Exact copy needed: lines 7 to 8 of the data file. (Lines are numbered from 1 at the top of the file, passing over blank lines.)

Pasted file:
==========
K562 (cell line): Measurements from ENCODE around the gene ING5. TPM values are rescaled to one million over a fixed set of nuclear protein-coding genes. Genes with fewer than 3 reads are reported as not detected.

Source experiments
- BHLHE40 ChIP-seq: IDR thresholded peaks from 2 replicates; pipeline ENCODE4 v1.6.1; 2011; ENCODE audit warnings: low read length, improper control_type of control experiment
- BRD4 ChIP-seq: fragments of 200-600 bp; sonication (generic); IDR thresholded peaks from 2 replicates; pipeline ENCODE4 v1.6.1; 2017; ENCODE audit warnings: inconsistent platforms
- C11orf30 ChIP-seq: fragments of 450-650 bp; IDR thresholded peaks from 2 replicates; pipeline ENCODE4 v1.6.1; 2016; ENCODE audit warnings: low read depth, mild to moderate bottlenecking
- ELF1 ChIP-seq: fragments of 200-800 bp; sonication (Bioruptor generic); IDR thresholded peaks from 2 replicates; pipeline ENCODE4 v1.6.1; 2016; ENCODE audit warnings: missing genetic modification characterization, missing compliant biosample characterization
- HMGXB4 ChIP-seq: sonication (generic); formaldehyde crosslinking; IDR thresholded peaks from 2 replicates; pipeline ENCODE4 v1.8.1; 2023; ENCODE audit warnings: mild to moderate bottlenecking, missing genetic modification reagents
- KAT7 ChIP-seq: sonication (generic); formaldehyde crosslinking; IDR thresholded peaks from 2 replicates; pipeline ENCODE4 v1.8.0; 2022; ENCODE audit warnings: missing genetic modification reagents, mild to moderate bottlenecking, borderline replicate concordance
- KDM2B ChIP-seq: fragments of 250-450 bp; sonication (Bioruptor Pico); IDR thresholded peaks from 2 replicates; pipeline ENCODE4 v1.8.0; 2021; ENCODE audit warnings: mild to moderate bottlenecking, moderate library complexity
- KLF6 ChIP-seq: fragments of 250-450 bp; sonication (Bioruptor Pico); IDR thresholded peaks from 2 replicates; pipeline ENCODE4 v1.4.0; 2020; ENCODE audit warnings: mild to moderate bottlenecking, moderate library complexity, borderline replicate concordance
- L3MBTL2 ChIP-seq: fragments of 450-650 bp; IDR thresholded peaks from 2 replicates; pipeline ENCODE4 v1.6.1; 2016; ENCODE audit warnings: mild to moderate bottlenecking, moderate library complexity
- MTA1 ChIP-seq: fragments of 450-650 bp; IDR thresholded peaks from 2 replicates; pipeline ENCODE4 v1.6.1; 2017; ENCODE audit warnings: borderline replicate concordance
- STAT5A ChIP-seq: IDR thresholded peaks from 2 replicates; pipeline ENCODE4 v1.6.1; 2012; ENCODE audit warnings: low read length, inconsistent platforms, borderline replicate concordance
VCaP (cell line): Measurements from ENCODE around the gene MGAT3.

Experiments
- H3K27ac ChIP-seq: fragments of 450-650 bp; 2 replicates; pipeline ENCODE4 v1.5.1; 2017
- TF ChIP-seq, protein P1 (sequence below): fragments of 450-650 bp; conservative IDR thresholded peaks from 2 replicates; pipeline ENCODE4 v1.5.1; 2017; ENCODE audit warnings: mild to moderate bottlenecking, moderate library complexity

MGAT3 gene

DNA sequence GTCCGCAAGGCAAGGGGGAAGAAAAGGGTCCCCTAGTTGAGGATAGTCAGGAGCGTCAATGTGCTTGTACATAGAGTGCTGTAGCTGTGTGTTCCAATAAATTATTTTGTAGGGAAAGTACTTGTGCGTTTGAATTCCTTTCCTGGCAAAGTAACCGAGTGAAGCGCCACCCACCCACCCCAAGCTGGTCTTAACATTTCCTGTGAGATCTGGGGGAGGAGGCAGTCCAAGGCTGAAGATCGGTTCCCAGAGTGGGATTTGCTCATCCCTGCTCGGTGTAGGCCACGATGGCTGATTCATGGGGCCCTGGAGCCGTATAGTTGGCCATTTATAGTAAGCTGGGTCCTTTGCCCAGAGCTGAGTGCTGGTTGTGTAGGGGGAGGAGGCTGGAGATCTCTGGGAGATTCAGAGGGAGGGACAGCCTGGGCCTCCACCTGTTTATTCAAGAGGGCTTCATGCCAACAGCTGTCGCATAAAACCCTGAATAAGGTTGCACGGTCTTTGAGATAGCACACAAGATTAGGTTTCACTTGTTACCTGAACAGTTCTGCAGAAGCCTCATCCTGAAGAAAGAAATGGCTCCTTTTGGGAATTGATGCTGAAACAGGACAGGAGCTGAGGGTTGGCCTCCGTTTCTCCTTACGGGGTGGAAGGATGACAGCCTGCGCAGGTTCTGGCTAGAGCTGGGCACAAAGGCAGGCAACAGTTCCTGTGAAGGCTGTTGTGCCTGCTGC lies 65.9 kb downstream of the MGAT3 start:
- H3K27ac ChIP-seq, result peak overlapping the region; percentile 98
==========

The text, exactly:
- HMGXB4 ChIP-seq: sonication (generic); formaldehyde crosslinking; IDR thresholded peaks from 2 replicates; pipeline ENCODE4 v1.8.1; 2023; ENCODE audit warnings: mild to moderate bottlenecking, missing genetic modification reagents
- KAT7 ChIP-seq: sonication (generic); formaldehyde crosslinking; IDR thresholded peaks from 2 replicates; pipeline ENCODE4 v1.8.0; 2022; ENCODE audit warnings: missing genetic modification reagents, mild to moderate bottlenecking, borderline replicate concordance